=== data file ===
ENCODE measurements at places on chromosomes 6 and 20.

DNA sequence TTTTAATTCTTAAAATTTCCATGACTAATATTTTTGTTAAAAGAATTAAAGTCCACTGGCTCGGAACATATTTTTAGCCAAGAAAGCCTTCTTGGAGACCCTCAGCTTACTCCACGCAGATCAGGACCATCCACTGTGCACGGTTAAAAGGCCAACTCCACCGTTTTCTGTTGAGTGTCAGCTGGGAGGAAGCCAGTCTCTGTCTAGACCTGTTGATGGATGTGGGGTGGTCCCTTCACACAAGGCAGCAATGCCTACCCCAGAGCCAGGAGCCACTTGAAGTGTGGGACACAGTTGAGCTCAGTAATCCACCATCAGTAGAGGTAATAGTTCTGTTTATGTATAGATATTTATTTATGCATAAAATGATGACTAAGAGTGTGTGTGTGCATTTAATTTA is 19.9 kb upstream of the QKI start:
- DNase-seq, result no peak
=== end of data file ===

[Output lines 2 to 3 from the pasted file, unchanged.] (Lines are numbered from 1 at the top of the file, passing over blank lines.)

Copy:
DNA sequence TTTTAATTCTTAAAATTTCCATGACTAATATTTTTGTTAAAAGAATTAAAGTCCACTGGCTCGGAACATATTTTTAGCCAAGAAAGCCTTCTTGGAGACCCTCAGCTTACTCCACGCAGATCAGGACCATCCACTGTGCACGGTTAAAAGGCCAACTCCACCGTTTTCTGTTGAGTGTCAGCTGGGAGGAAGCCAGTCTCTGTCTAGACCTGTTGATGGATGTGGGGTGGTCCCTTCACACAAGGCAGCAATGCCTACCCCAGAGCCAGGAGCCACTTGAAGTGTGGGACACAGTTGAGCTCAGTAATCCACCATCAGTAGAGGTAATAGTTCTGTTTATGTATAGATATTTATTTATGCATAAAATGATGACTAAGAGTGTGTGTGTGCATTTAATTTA is 19.9 kb upstream of the QKI start:
- DNase-seq, result no peak